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Japan: When and Where to View Cherry Blossoms in Key Cities in 2017

Japan_Tenryuji_Shrine_and_sakura_Kyoto_photo_by_Chris_Gladis

Cherry trees are starting to bloom at Tenryuji Shrine in Kyoto, Japan. Photo Credit: Chris Gladis.

Festivals + Holidays

UPDATED 13 March 2017! Cherry trees will bloom an a bit later than last year in Japan because temperatures this year they are closer to normal. Last year they were higher than normal.

Please consult the chart below for the latest predictions by the Japan Weather Association. 

The best times to view cherry blossoms start five to six days after they open. Their optimal viewing time is relatively short, lasting one week, give or take a day or two.

Cherry blossoms - called "sakura" in Japanese - are fragile, and they can be washed away by heavy rains or blown away by strong winds.

But their brevity and fragility add to their allure. Viewing cherry blossoms is called "haname" in Japanese, and it is a time-honoured pastime in the Land of the Rising Sun. 

Cherry blossoms are already well past their sell-by date in Okinawa, the southern-most major island in the Japanese archipelago, where they started to open in mid-January and continued to bloom through mid-February. 

The Cherry Blossom Front, however, has not yet reached the main island of Kiyushu.

Cherry blossoms are expected to open in Fukuoka on March 22 followed by Tokyo on March 24.

Their peak viewing dates are expected to be April 1 to April 7 in Fukuoka and March 31 to April 8 in Tokyo.

The Cherry Blossom Front will work its way northward over the following weeks.

The first cherry trees are expected to blossom in Sapporo, Japan's northernmost major city on the island of Hokkaido, onl 3 May 2017.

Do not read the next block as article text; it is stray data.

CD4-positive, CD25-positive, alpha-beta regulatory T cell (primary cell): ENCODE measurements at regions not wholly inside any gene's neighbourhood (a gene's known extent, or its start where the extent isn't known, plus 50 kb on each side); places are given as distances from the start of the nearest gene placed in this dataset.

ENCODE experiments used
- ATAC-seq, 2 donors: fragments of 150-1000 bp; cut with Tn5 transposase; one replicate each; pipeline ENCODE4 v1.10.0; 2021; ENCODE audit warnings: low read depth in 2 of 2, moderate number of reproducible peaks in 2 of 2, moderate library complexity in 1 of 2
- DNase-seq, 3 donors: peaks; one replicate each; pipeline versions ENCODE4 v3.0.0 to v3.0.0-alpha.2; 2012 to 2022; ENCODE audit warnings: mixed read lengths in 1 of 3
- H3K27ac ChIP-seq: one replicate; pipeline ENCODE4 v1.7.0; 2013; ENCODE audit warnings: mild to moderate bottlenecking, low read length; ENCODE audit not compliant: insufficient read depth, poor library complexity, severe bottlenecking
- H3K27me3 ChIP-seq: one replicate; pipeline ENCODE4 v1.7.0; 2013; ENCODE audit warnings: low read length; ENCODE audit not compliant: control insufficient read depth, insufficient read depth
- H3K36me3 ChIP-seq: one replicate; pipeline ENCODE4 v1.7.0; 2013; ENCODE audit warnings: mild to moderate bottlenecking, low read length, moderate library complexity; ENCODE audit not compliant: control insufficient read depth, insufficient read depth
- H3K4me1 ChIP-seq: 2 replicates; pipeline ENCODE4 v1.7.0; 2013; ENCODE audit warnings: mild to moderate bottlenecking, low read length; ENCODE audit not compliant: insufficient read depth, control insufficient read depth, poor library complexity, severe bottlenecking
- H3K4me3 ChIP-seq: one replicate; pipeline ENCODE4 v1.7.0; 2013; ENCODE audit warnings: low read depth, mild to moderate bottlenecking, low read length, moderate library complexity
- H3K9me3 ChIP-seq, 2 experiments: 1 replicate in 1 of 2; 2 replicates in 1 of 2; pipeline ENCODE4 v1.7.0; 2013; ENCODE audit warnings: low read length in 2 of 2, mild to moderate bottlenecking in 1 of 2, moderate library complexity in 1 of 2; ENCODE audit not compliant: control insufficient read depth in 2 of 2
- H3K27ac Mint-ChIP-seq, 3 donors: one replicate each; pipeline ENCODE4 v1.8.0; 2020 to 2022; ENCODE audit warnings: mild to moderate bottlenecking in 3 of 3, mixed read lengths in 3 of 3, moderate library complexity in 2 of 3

Best Times to View Cherry Blossoms in 2017

Weather conditions can vary. These are the estimated best times to view cherry blossoms in 2017 according to the Japan Weather Association. 

Changes in the weather, however, can affect the times that cherry trees blossom – and heavy rains or winds can also cut viewing times short. 

These predictions were published on March 3, 2017. I will update the list periodically as the season progresses.

Kagoshima – opening: March 30; best viewing: April 6 - April 14;

Nagasaki - opening: March 26; best viewing: April 2 to April 10;

Fukuoka - opening: March 22; best viewing: April 1 to April 7;

Matsuyama - opening: 24 March; best viewing: April 1 to April 9; 

Hiroshima – opening: March 28; best viewing: April 3 to April11;

Tokyo – opening: March 24; best viewing: March 31 to April 8; 

Nagoya – opening: March 26; best viewing: April 1 to April 8;

Yokohama – opening: March 24; best viewing: March 30 to April 7;

Kyoto – opening: March 28; best viewing: April 3 to April 11;

Osaka – opening: March 28; best viewing: April 3 to April 11;

Shikzuoka - opening: March 29; best viewing: April 2 to April 10;  

Kanazawa – opening: April 2; best viewing: April 6 to 14;

Fukushima – opening: April 8; best viewing: April 11 to 19;

Sendai – opening: April 10; best viewing: April 13 to 21;

Aormori - opening: 22 April; best viewing: April 28 to May 6;

Hakodate – opening: May 1; best viewing: May 4 to May 11;

Sapporo – opening: May 3; best viewing: May 6 to 13.

Updated 13 March 2017.

The Japan Meteorological Agency started predicting the opening and best viewing times for cherry blossoms in the 1950s.

Cherry blossoms are considered to be opening when at least five to six flowers have opened on a sample tree. The best viewing time is considered to be when at least 80% of the flowers on the tree are open.

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